Notes:

1. This synaxarion is from the 10th century Synaxarion of Constantinople. Translation and notes by John Sanidopoulos.

2. The most reliable research indicates that this battle was neither against Magnentius or the Scythians, but against Maxentius at the Milvian Bridge. Also, sources indicate that Constantine became a Christian before this battle through his son Crispus, who was a Christian, after presenting him with certain books of his father who was a Christian.

3. Some sources say the letters were in Latin, while others, like Emperor Leo the Wise and Paisios of Gaza, say they were in Greek.

4. After the vision of the Cross in the sky, that night Constantine saw Christ in a vision, Who told him to place the form of the Cross he saw on his spear.

5. There used to be a false opinion that Pope Sylvester of Rome catechized and baptized Constantine, but these documents were proved to be papal forgeries. Rather, it is believed Helen was already a Christian, while Constantine put off his baptism in order to be baptized in the Jordan River, which he was never able to accomplish, therefore he was baptized by Eusebius of Nicomedia before his repose in Constantinople.

6. These nails were brought by Helen to Constantinople, as a gift to her son. One was placed in the bridle of his horse, to fulfil the prophecy of Zachariah 14:20, “On that day Holy to the Lord Almighty will be inscribed on the bridle of the horses.” The second was placed in his battle helmet. The third, according to Ambrose, was thrown by Helen into the Adriatic Sea in order to calm a storm, though Dositheos of Jerusalem does not believe this story. Socrates says that the Cross and Nails were placed in the pillar of the statue of Constantine in Constantinople, to protect the City. Some say there were only three nails, while others say they were four, with two nails used for each foot rather than one nail for both feet.

7. Euthymios Zygabenos says that the true Cross of the Lord was distinguished by the inscription of Pilate over one of the crosses that said Christ was King of the Jews. Also, some say that the woman was near death and immediately healed, while others say fragrant basil grew over the location of the actual Cross of Christ. The finding of the Cross is celebrated on March 6th. The two crosses of the thieves were brought to Constantinople and placed in a porphyry pillar in the forum, with other relics.

The Nativity of the Mother of God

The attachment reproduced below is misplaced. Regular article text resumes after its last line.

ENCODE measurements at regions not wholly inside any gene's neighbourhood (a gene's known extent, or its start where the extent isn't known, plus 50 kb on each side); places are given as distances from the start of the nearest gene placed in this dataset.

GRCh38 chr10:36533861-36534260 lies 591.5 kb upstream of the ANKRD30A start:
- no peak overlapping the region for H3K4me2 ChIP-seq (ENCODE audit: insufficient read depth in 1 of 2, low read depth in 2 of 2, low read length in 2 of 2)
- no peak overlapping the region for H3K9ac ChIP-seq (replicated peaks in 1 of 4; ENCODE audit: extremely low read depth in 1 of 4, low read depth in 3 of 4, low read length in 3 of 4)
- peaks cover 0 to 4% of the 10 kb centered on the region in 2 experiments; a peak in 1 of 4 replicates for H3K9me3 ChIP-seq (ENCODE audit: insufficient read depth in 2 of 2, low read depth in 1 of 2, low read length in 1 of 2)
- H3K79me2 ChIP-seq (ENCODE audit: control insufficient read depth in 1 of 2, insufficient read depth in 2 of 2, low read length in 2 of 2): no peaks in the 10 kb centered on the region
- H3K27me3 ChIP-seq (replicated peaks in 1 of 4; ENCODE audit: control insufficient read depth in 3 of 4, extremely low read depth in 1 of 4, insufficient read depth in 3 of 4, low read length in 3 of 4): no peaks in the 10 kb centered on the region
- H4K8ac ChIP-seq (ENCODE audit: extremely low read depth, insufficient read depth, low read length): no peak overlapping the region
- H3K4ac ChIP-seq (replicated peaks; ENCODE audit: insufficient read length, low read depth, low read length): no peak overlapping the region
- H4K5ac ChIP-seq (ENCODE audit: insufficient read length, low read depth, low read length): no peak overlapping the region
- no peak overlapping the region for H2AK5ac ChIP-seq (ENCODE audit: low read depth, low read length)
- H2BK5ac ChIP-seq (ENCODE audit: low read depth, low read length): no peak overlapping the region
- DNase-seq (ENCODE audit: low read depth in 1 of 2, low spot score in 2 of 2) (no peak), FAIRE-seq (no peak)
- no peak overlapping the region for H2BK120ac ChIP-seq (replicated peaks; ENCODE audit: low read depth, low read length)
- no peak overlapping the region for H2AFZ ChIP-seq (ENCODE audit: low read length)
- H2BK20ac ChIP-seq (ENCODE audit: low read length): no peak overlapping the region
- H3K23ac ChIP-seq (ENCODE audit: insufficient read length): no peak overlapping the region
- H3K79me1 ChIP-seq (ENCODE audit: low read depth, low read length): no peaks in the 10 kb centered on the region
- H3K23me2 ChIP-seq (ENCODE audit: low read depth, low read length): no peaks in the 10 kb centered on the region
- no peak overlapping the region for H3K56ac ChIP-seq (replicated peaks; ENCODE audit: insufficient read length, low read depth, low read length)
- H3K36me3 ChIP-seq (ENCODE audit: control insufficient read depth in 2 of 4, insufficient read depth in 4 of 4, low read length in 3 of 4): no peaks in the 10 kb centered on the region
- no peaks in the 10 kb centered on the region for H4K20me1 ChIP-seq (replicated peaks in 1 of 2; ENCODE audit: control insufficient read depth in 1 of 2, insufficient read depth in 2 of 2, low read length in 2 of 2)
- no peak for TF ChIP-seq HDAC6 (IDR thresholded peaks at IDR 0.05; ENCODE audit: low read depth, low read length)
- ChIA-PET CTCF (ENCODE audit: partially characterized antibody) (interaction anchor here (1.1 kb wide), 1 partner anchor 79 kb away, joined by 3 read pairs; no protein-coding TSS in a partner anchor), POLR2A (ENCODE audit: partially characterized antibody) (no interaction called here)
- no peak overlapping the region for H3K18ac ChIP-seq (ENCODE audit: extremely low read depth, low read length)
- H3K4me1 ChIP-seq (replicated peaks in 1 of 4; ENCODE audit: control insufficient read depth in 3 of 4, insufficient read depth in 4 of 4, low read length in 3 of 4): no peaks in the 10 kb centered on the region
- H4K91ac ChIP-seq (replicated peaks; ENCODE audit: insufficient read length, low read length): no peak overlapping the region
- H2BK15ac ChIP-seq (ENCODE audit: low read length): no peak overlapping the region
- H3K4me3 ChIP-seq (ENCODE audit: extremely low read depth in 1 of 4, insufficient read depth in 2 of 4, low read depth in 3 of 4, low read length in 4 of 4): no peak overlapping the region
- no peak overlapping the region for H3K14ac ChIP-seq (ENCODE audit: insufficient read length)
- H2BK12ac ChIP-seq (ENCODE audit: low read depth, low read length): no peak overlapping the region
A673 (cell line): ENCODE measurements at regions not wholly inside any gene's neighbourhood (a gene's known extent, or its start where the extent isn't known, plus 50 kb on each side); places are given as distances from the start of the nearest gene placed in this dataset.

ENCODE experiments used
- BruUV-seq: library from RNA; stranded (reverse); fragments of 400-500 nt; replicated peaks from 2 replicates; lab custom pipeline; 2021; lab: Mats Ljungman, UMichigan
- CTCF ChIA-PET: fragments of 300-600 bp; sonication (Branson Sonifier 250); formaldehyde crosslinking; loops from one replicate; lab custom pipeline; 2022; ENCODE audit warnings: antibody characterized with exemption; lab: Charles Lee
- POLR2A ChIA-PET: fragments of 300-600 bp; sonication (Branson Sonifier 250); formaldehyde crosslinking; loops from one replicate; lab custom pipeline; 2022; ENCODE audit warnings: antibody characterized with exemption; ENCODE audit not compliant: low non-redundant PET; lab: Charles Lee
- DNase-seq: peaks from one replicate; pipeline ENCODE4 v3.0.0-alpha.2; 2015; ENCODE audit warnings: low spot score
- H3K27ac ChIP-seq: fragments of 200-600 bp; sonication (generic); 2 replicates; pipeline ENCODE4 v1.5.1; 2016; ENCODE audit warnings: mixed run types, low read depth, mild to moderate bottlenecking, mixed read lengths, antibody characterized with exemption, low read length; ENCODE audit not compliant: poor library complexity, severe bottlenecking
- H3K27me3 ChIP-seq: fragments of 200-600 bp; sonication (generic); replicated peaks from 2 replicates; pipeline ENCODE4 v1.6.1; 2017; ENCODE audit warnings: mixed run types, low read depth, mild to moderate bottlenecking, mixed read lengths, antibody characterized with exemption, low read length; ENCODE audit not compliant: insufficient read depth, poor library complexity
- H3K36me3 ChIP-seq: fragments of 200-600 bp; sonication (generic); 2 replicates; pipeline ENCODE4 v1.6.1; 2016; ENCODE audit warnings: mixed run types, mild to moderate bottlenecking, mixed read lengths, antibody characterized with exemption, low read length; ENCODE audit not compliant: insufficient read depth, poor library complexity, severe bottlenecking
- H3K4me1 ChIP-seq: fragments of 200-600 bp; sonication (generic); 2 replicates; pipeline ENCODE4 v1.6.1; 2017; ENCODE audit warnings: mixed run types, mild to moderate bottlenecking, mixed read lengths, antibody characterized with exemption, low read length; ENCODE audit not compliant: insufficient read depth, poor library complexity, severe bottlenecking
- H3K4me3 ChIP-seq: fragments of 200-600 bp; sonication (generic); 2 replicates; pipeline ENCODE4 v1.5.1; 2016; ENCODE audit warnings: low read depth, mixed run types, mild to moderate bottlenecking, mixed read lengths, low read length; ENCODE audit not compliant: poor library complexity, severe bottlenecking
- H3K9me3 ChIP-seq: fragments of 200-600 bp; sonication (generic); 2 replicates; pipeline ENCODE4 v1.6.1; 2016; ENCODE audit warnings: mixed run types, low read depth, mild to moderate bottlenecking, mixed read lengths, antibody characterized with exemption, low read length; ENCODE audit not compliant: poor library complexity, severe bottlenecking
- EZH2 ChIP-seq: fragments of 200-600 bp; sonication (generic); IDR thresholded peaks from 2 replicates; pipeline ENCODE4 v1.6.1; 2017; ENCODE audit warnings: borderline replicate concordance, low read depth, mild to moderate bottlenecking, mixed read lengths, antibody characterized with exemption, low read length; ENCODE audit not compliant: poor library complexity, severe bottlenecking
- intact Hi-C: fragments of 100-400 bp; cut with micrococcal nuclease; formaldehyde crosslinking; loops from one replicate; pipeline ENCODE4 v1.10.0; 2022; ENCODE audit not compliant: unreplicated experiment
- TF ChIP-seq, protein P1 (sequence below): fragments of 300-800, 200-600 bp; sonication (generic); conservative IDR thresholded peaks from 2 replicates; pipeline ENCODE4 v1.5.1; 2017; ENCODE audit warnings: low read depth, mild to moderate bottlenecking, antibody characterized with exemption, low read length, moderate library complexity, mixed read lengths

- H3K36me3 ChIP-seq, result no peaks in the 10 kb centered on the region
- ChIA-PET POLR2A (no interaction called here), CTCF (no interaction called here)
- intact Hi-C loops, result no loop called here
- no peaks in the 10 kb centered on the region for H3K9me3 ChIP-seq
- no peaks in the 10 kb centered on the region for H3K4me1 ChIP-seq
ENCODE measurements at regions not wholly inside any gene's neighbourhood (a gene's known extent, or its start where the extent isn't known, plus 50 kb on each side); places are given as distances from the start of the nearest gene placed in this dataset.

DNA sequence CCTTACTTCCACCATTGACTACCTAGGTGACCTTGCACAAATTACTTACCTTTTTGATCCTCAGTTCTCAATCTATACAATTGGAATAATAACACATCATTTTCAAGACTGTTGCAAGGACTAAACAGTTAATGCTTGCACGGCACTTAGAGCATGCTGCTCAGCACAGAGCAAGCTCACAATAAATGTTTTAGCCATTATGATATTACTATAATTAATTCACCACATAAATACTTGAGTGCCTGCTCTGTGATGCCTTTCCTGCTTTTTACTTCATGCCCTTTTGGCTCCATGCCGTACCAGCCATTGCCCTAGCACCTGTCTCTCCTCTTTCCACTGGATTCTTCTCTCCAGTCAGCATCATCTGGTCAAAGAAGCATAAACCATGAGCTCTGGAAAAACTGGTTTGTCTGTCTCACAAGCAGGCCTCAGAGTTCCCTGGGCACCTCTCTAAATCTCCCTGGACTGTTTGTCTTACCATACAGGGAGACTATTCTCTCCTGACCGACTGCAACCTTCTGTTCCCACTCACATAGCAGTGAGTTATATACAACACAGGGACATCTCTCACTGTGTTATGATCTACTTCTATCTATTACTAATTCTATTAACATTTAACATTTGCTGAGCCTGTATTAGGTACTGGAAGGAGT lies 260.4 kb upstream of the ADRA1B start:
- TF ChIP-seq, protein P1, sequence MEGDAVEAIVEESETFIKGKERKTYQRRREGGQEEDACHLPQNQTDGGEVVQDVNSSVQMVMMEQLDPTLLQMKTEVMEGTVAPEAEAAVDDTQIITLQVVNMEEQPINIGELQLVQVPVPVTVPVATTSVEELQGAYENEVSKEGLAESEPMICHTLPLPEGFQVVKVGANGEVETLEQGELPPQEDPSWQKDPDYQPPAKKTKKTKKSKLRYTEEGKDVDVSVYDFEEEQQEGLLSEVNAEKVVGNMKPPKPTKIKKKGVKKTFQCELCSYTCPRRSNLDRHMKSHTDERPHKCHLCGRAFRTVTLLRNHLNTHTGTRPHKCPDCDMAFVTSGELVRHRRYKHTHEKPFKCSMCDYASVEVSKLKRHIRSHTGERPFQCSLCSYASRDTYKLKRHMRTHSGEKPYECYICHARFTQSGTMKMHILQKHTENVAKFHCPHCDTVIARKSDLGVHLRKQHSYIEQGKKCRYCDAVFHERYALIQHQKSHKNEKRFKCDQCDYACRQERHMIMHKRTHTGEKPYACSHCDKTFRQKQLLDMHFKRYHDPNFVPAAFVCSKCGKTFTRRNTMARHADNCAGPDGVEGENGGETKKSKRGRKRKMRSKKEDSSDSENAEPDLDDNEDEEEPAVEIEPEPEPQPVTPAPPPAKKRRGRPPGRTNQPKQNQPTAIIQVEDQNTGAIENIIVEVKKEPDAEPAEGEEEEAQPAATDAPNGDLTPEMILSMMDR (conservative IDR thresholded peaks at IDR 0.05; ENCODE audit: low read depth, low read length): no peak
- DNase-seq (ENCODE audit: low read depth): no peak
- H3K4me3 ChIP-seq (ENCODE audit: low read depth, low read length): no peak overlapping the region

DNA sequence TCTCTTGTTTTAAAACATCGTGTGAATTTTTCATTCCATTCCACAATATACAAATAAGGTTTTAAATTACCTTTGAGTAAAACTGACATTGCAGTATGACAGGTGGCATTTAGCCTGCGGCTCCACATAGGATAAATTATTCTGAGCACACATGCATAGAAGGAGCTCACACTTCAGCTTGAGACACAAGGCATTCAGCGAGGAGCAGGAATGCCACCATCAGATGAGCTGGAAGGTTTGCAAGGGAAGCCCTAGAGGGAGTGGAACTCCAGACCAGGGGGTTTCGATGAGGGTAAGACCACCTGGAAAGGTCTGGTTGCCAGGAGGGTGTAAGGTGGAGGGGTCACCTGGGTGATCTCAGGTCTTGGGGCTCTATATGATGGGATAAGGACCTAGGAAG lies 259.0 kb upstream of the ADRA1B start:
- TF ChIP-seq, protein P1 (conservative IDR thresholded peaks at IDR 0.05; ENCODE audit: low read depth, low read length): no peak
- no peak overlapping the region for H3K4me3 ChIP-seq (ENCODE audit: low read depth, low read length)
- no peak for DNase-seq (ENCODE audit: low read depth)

“On the right excellent day of our feast let us strike the spiritual harp; for the Mother of Life is born today of the seed of David, dispelling the darkness: the renewal of Adam, the restoration of Eve, the Well-spring of incorruption, our release from corruption. Because of her we have been deified and delivered from death. And we, the faithful, cry out to her with Gabriel: Rejoice, thou who art full of grace, the Lord is with thee, granting us great mercy for thy sake!” 

Theotokion of the litia of the feast

 

Dear brothers and sisters,  

After a short visit to our London cathedral to celebrate its altar-feast, this is my first chance to greet you all and congratulate you with the feast of the Nativity of the Mother of God. 

On one level, this feast centres on something so mundane and ordinary – the birth of a baby – and how many others were born on that same day that Anna was delivered of the daughter who was the fulfilment of so much prayer on her part and that of her husband, Joachim?  

But, whilst those who shared the day of their birth with the Mother of God lived, died and are now forgotten, her name is remembered from generation to generation, as prophesied by the Virgin Mother, herself, in the words of the Magnificat“Behold, from henceforth all generations shall call me blessed.” 

There was nothing random in this birth, and – though the product of a human union – the conception of the Mother of God did not follow the usual course of nature, given the advanced age of her childless parents. The gift of a child as an answer to their years of fervent supplication was itself a sign that this conceiving and birth of this child was not accidental, nor ordinary.

On this day, we also celebrate the discovery of the Kursk-Root Icon of the Mother of God, with the inner-icon of the Holy Mother later surrounded by the prophets who look to her, with Immanuel – not yet born – superimposed upon her. She was the Sign, of which the prophets spoke, and Isaiah preached, 

“Therefore the Lord himself shall give you a sign; Behold, a virgin shall conceive, and bear a son, and shall call his name Immanuel.” 

We also see this on the ancient icon-screens of our Russian temples, where at the highest level, the prophets turn in contemplation and waiting to the Mother of the Divine Incarnation, the Virgin of the Sign at the centre of their vision.

Thus, the birth of the Mother of God was that of the long-awaited Virgin, for whom the prophets longed, as they awaited the Messiah’s birth.